A serial killer who may have murdered up to 60 young children and is said to be the inspiration for Annie Wilkes Steven King's Misery was set to be released from prison in March 2018. Nurse Genene Jones, also known as the "Angel of Death," was scheduled to be freed due to legislation designed to cut down on prison overcrowding in Texas.
The working theory is that Nurse Jones enjoyed the praise and attention she received from injecting infants and other young patients with life-threatening drugs and then reviving them. Unfortunately, many of her patients could not be saved.
Her known killings started in 1978 at the Bexar County Hospital (now The University Hospital of San Antonio). After a few years, the hospital noticed that a statistically unusual amount of infants were dying under her care as a nurse in the pediatric intensive care unit — 120 infant losses in the space of four years were later investigated for the case against her. Despite multiple inquiries and one outright accusation of murder from a fellow nurse, Jones was merely asked to resign.
After leaving Bexar County, she was hired at a pediatric physician's clinic in Kerrville, Texas, not far from her previous place of employment. After six children died in her care, the clinic doctor discovered puncture marks in a bottle containing succinylcholine, a substance that causes muscle paralysis and can stop a person from breathing. The bottle was in a closet that only one staff member had access to — Nurse Jones.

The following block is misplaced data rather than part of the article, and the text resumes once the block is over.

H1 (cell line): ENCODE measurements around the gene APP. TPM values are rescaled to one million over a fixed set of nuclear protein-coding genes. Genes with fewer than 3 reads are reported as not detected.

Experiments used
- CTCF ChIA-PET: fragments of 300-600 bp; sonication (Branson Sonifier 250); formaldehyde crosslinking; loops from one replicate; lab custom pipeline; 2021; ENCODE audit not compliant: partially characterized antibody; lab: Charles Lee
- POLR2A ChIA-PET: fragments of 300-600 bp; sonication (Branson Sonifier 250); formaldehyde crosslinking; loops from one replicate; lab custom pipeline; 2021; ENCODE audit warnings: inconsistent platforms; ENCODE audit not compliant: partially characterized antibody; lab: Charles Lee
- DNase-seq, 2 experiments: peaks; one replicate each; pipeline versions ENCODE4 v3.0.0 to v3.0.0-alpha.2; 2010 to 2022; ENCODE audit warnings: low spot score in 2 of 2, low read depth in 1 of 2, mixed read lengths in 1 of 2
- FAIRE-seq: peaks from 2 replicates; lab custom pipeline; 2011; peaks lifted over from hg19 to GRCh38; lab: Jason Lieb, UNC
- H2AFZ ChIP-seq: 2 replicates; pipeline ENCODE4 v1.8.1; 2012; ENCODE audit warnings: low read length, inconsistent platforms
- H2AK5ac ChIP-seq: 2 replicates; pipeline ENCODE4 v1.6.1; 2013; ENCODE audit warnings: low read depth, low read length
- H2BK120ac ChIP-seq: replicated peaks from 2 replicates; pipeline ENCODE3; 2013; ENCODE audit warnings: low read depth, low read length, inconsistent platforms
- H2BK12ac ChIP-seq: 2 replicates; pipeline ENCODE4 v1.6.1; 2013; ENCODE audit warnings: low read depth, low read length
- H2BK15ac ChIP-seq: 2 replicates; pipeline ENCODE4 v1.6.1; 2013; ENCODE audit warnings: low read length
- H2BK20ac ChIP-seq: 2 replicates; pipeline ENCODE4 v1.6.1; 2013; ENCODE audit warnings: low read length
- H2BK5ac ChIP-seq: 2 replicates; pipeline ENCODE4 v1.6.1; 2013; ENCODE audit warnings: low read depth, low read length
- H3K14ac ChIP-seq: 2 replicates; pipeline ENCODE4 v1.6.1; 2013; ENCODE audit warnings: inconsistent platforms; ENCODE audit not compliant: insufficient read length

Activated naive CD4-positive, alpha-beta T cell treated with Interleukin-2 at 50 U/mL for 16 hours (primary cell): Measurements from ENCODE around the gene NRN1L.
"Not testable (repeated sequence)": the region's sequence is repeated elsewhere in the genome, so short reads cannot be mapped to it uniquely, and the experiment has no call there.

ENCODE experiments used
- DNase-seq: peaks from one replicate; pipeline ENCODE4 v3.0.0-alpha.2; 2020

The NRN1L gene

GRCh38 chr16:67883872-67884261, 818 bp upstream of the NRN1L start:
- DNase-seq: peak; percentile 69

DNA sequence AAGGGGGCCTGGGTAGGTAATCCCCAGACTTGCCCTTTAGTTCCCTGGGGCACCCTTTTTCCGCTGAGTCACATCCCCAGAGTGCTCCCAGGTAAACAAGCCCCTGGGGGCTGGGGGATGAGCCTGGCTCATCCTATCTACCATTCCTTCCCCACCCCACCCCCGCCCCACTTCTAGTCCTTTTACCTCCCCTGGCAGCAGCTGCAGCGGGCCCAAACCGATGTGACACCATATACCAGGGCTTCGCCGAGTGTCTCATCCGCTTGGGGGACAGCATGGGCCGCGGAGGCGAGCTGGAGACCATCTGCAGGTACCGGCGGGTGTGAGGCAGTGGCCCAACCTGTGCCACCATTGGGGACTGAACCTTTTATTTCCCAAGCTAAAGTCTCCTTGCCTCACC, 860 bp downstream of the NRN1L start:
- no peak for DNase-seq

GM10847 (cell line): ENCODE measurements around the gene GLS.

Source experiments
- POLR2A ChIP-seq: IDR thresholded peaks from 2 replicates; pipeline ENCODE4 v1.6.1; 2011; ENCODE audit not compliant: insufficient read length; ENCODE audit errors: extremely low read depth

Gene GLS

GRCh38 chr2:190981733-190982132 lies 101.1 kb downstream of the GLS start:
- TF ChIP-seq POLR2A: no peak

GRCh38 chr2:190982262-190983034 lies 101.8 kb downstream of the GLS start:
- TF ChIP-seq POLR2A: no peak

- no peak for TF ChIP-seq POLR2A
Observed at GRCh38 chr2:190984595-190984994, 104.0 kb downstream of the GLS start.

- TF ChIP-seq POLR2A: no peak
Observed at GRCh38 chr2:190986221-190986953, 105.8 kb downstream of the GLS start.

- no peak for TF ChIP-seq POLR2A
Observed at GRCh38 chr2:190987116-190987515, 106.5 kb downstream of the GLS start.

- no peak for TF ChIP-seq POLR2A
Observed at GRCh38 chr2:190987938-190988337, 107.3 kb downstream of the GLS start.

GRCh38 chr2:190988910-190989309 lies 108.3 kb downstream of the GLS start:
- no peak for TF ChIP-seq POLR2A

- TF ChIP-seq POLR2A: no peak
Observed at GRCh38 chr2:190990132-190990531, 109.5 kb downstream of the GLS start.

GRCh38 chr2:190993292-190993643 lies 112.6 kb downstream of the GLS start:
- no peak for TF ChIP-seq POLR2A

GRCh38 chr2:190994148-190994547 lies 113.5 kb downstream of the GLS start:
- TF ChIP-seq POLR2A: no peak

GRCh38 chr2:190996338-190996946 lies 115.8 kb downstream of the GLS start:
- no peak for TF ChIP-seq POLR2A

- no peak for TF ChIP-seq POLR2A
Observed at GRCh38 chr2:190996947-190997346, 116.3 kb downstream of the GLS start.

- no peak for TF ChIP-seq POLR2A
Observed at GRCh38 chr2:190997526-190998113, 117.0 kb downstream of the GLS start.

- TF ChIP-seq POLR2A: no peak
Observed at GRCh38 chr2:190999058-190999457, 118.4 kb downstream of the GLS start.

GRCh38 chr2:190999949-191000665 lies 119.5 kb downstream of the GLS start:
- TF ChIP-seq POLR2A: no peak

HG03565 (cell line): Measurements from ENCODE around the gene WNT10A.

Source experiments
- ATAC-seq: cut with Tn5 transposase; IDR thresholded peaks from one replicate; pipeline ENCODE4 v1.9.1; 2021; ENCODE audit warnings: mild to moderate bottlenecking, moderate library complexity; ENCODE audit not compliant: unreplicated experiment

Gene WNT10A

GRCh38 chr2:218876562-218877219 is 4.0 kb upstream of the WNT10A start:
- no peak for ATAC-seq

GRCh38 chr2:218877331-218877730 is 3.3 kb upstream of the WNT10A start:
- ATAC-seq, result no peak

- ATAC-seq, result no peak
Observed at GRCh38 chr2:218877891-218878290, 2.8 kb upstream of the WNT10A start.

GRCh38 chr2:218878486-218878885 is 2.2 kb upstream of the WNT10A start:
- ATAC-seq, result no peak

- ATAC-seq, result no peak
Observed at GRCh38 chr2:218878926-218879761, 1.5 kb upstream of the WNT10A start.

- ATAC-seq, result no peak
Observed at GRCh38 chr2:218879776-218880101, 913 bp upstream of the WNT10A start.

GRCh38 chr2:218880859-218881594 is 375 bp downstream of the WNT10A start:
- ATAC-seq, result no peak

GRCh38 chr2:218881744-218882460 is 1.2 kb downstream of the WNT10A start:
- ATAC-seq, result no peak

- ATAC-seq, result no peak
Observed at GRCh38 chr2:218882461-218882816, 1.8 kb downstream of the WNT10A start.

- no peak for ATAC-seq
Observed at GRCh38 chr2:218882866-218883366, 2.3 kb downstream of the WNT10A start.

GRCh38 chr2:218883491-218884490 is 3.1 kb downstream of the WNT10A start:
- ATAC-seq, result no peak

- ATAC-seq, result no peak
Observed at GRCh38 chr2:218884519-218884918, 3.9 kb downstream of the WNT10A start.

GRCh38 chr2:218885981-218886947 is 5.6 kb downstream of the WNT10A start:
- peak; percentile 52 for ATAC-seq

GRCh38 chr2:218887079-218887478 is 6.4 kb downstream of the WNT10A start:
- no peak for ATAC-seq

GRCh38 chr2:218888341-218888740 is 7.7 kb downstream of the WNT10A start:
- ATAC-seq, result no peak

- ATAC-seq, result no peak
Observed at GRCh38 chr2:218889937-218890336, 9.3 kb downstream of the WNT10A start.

Jones was charged with poisoning six children and in 1985 was sentenced to 99 years in prison for the death of 15-month-old Chelsea McClellan. In the same year, she was given a 60-year sentence for nearly killing another child, 4-week-old Rolando Jones.
In 2017, when it was discovered that Nurse Jones was scheduled to be released, prosecutors brought forth a fresh murder charge for the death of 2-year-old Rosemary Vega in 1981. One of the prosecutors referred to Jones as "pure evil" in a statement about the new charge.
The charge, and four additional charges after that, is based on alleged confessions to Jones' parole officer and a fellow inmate. She reportedly told the officer in tears that "I really did kill those babies" and allegedly told the inmate that "I didn’t kill those babies, the voices in my head did."
Prosecutors have been presenting new charges and evidence this month, and it seems likely that Jones will not be released any time soon.